My life changing advice from John Allen:
“Whenever you are taking on a new challenge, make sure you have a good mentor to help you navigate through it.”
We were both serving on an advisory board at a conference in Las Vegas and I only had spoken with him briefly, but his words stuck with me.
A few years later, I left my old job to work for John. I was considered a successful salesperson at the time. I had spoken at conferences, served on advisory boards, and had strong relationships in my field. However, John was unlike anyone I had ever met! Each week he closed new accounts that would have made my yearly quota at my old job. I told my husband, “This guy is like a ninja!” That is when I started jokingly calling him the Sales Ninja. I remembered his advice from the conference, and decided to ask if he would be a mentor to me.
So began my Sales Ninja training.
Choosing a mentor is a big deal. It is a one of the best predictors of your earning potential and professional achievement. I have heard people say that you are the sum of the 5 people you keep closest to you. Your mentor will help you navigate through life when things get murky. They will help you make some of the most important decisions in your career. Choosing a mentor is choosing who you will resemble someday, so take the decision seriously. I am fortunate enough to have two mentors who fit these criteria:
A good mentor wants you to be successful.
When choosing a mentor, look for someone who enjoys sharing their expertise and skills with you. They should believe in you enough to advocate for you and help you find your niche. They will never feel threatened by your success or gloat when you fail. A good mentor will be happy to step out of the spotlight so you can shine more. They will help you recover when you have a setback, and celebrate when you conquer a challenge. They invest time and effort into you on a regular basis. They believe in you, and help you believe in yourself. A good mentor will say “Go do this…” but the best mentors will say “Let’s go do this!”
A good mentor will say, 'Go do this...' but the best mentors will say, 'Let's go do this!' Click To Tweet
A good mentor has a good reputation.
A non-negotiable when choosing a mentor is integrity. Your mentor should be integral in all of their dealings. You should look at your mentor and want to resemble them someday. Watch how they deal with stress. When someone mistreats them, how do they handle it? What do people in your field have to say about them? I have never heard anyone say something negative about John Allen or Don Peck’s character, which is one of the many reasons I trust them fully as my mentors.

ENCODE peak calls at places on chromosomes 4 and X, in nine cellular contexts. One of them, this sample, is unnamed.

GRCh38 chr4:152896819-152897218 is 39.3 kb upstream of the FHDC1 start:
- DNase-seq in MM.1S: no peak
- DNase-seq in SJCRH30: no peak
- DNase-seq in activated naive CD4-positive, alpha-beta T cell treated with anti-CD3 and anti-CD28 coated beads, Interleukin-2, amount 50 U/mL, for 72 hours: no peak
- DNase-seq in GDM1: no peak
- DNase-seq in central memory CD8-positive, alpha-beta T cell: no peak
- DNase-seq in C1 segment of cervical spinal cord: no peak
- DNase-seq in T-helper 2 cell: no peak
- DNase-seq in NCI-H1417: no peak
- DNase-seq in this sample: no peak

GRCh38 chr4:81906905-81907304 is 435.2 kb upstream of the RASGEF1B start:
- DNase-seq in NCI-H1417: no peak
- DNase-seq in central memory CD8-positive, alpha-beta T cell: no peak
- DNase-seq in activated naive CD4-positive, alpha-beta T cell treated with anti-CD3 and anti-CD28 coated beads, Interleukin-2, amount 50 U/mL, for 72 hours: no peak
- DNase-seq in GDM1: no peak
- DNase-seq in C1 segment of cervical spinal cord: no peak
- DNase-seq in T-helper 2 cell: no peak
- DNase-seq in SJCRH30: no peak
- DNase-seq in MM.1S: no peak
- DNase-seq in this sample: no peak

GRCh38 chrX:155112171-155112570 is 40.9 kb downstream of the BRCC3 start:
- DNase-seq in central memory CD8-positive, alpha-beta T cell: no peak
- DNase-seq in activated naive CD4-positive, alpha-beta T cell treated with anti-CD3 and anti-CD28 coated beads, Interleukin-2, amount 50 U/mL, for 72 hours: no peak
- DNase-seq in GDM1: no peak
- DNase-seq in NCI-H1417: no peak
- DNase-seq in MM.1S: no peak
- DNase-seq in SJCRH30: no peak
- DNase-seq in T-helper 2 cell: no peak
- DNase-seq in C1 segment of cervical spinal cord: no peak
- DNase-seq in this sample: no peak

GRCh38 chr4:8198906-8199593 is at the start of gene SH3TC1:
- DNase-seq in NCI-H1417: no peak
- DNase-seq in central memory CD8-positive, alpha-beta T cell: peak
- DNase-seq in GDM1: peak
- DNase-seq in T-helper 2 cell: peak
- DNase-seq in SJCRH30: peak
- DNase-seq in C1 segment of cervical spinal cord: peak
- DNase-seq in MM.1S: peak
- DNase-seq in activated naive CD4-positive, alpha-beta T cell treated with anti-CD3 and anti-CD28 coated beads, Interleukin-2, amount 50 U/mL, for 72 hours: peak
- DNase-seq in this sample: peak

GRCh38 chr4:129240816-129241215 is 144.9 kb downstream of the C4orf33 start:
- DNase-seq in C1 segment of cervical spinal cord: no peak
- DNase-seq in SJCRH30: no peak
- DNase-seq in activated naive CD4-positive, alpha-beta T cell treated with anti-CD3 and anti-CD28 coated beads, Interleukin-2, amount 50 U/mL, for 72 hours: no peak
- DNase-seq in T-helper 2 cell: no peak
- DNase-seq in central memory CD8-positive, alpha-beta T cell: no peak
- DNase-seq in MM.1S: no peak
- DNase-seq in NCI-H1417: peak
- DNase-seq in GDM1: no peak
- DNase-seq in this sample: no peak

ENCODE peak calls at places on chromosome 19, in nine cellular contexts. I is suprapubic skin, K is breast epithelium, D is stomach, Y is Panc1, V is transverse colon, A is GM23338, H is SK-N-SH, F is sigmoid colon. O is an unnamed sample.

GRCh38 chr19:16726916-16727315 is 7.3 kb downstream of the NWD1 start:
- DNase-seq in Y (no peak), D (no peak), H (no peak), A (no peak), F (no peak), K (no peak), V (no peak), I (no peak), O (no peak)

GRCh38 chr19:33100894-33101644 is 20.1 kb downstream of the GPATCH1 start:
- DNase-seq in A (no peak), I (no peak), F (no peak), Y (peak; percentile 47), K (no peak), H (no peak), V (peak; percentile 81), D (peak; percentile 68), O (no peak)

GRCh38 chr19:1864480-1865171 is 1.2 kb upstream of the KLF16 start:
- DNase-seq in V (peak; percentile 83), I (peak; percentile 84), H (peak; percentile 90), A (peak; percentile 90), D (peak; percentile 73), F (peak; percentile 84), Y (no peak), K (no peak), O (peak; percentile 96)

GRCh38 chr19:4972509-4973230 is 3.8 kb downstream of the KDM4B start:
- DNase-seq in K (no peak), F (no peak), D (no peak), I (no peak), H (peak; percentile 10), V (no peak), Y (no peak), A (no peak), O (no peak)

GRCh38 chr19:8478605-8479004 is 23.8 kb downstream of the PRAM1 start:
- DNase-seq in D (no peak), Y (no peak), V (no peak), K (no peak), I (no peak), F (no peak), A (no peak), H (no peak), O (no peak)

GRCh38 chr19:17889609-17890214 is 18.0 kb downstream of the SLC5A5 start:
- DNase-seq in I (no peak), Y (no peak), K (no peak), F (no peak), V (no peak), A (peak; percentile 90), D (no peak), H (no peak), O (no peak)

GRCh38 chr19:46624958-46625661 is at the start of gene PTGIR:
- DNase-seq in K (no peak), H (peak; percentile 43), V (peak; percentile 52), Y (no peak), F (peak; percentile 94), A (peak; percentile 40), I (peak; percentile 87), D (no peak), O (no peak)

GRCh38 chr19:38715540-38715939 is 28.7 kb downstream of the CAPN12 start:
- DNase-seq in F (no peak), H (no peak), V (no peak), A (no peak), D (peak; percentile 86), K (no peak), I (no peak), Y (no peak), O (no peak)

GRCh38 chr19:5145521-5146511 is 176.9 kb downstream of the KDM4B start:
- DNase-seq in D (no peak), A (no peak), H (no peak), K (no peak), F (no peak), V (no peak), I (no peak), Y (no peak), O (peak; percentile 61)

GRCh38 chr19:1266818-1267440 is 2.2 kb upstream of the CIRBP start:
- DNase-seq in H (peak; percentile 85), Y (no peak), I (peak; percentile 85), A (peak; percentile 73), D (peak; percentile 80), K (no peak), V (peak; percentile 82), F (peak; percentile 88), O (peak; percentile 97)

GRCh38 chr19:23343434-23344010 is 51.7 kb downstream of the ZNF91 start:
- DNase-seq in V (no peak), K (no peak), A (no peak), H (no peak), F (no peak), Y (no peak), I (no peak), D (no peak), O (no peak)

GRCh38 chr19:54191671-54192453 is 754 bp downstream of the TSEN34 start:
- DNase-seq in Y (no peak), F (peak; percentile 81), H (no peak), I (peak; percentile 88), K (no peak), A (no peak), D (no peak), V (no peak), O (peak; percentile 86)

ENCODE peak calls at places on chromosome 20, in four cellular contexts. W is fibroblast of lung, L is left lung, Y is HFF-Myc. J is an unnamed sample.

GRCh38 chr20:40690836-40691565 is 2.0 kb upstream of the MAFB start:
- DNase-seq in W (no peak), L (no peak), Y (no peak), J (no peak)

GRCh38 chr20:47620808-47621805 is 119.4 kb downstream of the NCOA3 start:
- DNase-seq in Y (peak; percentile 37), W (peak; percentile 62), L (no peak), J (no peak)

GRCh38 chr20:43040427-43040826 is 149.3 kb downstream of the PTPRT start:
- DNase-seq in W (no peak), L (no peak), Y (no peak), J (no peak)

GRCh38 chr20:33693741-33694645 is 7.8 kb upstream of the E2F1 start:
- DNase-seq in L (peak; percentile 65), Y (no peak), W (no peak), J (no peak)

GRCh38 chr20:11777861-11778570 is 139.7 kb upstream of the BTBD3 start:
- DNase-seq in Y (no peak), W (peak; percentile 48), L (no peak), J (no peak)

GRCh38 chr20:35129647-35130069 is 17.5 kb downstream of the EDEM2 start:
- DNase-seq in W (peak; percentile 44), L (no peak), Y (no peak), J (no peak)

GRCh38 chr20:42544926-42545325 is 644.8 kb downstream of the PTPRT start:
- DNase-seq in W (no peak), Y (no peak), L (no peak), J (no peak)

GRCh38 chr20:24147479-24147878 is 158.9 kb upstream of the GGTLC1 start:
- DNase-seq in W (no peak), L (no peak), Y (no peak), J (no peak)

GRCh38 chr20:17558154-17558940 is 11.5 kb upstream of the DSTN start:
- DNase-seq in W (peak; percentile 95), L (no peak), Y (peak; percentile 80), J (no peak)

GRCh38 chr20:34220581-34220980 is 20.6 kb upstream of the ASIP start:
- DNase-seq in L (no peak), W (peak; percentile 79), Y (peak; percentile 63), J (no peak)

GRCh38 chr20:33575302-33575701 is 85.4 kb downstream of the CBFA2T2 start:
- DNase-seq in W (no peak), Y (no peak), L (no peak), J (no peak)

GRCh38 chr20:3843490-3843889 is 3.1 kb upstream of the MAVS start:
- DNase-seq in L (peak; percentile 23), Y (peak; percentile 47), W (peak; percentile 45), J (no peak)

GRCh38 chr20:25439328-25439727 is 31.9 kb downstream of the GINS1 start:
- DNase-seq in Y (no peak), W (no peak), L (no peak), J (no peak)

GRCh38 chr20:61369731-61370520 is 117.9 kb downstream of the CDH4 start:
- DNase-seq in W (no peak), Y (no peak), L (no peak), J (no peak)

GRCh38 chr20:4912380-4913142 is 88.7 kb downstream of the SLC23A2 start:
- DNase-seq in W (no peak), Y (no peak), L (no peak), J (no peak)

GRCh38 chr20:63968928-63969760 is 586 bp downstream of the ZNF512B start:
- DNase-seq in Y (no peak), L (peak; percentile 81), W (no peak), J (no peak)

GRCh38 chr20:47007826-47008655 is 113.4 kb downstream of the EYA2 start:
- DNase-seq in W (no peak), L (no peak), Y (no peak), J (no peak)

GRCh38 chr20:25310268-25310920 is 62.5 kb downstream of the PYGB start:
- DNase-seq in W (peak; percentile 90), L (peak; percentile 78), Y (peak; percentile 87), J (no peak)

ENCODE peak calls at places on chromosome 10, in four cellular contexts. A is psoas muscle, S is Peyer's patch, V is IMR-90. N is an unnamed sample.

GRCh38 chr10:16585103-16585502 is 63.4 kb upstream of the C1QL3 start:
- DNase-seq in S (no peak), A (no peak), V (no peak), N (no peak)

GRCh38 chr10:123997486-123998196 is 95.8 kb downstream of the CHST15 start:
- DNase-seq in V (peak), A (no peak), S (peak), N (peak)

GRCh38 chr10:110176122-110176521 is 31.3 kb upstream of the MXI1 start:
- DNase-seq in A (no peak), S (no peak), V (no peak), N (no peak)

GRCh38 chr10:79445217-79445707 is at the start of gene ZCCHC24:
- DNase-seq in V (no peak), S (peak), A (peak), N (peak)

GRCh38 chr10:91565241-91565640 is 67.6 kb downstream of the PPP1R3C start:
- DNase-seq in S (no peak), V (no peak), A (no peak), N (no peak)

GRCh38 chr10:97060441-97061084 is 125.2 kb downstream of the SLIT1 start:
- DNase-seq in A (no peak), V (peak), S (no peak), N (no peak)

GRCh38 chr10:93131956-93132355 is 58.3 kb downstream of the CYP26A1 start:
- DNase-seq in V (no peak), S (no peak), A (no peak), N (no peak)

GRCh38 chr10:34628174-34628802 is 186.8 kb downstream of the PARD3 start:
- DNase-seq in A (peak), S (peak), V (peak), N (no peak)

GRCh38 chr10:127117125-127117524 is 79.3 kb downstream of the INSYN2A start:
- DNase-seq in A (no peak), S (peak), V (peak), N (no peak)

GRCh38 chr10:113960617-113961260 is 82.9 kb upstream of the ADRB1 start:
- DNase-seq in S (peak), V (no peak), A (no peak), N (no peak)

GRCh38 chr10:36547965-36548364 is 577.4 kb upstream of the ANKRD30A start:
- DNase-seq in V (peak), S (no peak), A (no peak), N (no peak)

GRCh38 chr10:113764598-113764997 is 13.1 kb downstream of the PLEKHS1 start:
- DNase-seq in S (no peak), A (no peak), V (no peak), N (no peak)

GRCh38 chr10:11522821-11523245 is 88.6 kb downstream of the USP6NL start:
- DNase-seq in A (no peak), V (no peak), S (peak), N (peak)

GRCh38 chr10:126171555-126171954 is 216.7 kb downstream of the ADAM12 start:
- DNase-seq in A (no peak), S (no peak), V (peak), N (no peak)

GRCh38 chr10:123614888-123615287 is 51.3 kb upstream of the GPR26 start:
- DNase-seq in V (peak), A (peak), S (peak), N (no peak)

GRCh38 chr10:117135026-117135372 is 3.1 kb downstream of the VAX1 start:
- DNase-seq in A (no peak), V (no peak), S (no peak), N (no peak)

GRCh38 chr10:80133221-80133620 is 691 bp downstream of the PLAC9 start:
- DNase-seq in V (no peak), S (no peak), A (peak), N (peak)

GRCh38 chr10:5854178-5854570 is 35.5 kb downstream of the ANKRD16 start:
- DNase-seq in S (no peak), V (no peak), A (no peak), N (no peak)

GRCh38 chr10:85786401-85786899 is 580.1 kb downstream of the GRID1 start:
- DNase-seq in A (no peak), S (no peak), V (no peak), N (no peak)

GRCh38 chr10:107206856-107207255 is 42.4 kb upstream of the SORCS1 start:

A good mentor is honest.
Your mentor will have to tell you things you do not want to hear. You will have to ask for and accept candid feedback. If they are not willing to share constructive criticism, you will not grow to your full potential. They are also honest enough to tell you about their own failures and shortcomings. This cannot happen unless you have established a foundation of trust.
A good mentor realizes that learning is a two way street.
Your mentor should value your opinion, ask you how you would handle a situation, and recognize that they can learn from you as well. They should ask you questions to understand what motivates you and help you think through problems. Your meetings should not be an information dump- they should involve dynamic conversation that benefits both of you. You should leave your meetings feeling challenged, motivated to tackle your next goal, and excited about life.
A good mentor is already successful in ways that you hope to be.
Your mentor should love what they are doing and show enthusiasm for their career. When you are around them, you should feel excited about your job and want to do it well. They should have expertise in the area you want to grow, and have connections in that space. The best mentors will connect you to the people you need to work with in order to reach new levels of success.
Choosing the right mentor is giving someone the power to influence your character, habits, goals, and your development as a professional. Choose carefully, and then work hard to make it a relationship that is valuable for both of you.